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Spirited Words

See below for a collection of reflections, writings, essays, poems, and other contributions that the ISH community has submitted over the years. We hope you enjoy.

If you are interested in submitting a piece to our blog, please contact Anyang Anyang <anyanganyang@ish-tmc.org>. We publish writing that relates to our mission of enhancing well-being by exploring the relationship between spirituality and health.

 

Prodigal St. Petersburg

By Bob Hesse

September 13th, 2013

The Russian driver dropped me off and said the police closed St. Petersburg. But “come hell or high water” I was determined to walk in and to my surprise found instead “heaven and high holiness.”

It was my first day in Russia and I couldn’t get more explanation why the city was closed since I don’t speak Russian. I didn’t know where I was until I used my i-Phone GPS, which gave me the direction to start walking. I could see the state-owned, ornate Church of Our Savior on the Spilled Blood in the distance so started the long walk. But on the way was distracted by large crowds entering a big Orthodox cathedral named Kazan Cathedral. I followed two deacons carrying banners. Being a Catholic deacon myself I recognized their liturgical garb, dalmatics with sleeves. The huge crowds parted as they entered thus allowing me to tag along. This is an active church not owned by the state. Inside were at least 5,000 people of all ages and genders standing packed together, praying, singing, bowing, and signing themselves with the cross. There was a constant stream of people from one service to the next, 5,000 out and the next 5,000 in. The streets were packed with worshippers. It turns out that the police had to close St. Petersburg to accommodate the tens of thousands in processions from all the Orthodox churches in the city, and there are many, that proceeded to St. Alexander’s monastery. It was the celebration of the feast day of Orthodox St. Alexander Nevsky. What I was witnessing was the communist state relenting to the masses of Christians that had for so long been suppressed. But no longer! When open expression of religion is forced underground it grows stronger. I was seeing the true expression of why the city’s original name was returned from its secular name Leningrad. Secularism is not atheistic its god is government. And government ultimately is not enough to satisfy the transcendent yearnings of the human heart.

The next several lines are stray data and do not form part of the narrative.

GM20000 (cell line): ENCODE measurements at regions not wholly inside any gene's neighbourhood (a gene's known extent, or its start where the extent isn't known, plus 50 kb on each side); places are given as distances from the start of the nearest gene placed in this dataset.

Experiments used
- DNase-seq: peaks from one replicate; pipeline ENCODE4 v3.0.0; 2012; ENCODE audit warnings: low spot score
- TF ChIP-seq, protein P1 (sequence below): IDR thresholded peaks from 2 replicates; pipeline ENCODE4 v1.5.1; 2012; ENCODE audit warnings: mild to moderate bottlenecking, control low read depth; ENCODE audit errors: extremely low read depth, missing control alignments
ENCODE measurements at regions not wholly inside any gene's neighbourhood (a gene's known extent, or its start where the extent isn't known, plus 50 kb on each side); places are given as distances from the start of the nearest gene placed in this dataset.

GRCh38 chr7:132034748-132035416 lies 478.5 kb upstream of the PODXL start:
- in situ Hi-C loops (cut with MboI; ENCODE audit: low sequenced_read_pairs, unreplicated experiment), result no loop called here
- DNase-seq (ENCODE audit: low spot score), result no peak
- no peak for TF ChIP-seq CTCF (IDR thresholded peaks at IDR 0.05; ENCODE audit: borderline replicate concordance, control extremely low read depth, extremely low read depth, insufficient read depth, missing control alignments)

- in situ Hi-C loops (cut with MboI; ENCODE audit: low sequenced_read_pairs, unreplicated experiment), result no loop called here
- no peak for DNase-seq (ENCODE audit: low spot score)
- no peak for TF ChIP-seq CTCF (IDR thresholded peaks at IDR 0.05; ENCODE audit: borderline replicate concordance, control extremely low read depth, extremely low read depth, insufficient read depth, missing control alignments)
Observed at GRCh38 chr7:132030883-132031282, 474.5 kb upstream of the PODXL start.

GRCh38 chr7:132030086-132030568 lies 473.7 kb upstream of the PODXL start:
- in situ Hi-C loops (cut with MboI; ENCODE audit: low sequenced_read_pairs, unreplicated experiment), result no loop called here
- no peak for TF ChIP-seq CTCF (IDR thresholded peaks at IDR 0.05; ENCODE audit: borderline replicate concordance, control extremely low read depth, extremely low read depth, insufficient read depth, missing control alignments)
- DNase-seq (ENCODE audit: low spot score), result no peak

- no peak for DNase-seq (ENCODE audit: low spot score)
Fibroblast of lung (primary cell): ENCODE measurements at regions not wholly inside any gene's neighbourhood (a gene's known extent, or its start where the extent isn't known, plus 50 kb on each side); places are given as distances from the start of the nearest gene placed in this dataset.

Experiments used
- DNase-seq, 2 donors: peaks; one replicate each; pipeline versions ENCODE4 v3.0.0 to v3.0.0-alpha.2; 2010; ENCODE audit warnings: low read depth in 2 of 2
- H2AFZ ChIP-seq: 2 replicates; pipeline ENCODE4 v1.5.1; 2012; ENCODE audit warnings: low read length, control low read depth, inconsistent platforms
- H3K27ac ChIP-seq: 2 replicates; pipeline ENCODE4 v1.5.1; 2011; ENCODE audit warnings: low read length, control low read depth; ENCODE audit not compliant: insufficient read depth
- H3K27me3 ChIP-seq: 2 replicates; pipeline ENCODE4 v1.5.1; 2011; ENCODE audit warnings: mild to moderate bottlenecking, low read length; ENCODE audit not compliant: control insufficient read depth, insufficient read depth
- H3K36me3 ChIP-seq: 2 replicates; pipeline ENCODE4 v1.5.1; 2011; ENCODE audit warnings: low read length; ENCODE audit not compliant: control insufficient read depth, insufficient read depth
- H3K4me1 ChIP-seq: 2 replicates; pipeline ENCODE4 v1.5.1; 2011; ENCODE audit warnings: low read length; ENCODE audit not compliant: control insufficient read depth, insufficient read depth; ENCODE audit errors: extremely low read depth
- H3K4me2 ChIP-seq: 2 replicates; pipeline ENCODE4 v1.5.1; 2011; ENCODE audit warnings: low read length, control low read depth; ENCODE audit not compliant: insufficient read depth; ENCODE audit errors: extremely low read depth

This is not an event that will be reported in the Western press.  I wondered why and whether it would ever happen in the US that government would excise religion from public expression?  Will it be politically incorrect to have cities named St. Francis (San Francisco), St. Louis, The Angels (Los Angeles), et.al.?

My second day had related meaning but I didn’t recognize it at first.  I went to the magnificent Hermitage museum, a place that would take weeks to visit.  But I was on a mission to see Rembrandt’s famous painting “The Return of the Prodigal Son.”  One of my favorite spiritual authors, Henri Nouwen, was inspired by spending hours in front of the painting, before writing his book, aptly named: “The Return of the Prodigal Son.”  The painting and book portray the classic parable Jesus told, which describes three characters.  First the older son who has bitterness resulting from legalistically following rules and expecting a reward.  Second the prodigal son who spends his father’s inheritance in debauchery only to come home to his father in humility, merely looking for love.  And finally God the Father who lovingly rejoices over the return of His lost sheep, the prodigal son, without condemnation only with love.  Henri shares that he and certainly most of us travel on our spiritual journey taking on the persona of each character with the ultimate goal of becoming the loving Father.

Then it hit me, fortuitously the Gospel readings for tomorrow evening and Sunday, which are the same for many Christian faiths, are the parable of the return of the prodigal son [Luke 15:1-32].  Suddenly I saw the city as the older brother, Leningrad, lording over its people and then returning to the prodigal son, St. Petersburg, rejoicing in the love of the Father.  The Russian Orthodox Christians are back in force. 

Bob Hesse is an ordained Catholic deacon and Co-founder and President of Contemplative Network, Inc. (CN) dedicated to interdenominational Christian contemplative prayer.  Bob is Vice Chairman and Faculty member, Institute for Spirituality and Health (ISH) and Instructor, Rice University. Bob Hesse holds a B.Th. in theology from UST and a B.S. in Chemistry and Ph.D. in Physical Chemistry from St. Louis University.   He is President/Founder of energy consulting company HEI having traveled to 60 countries often establishing international consortia.

Sara Moore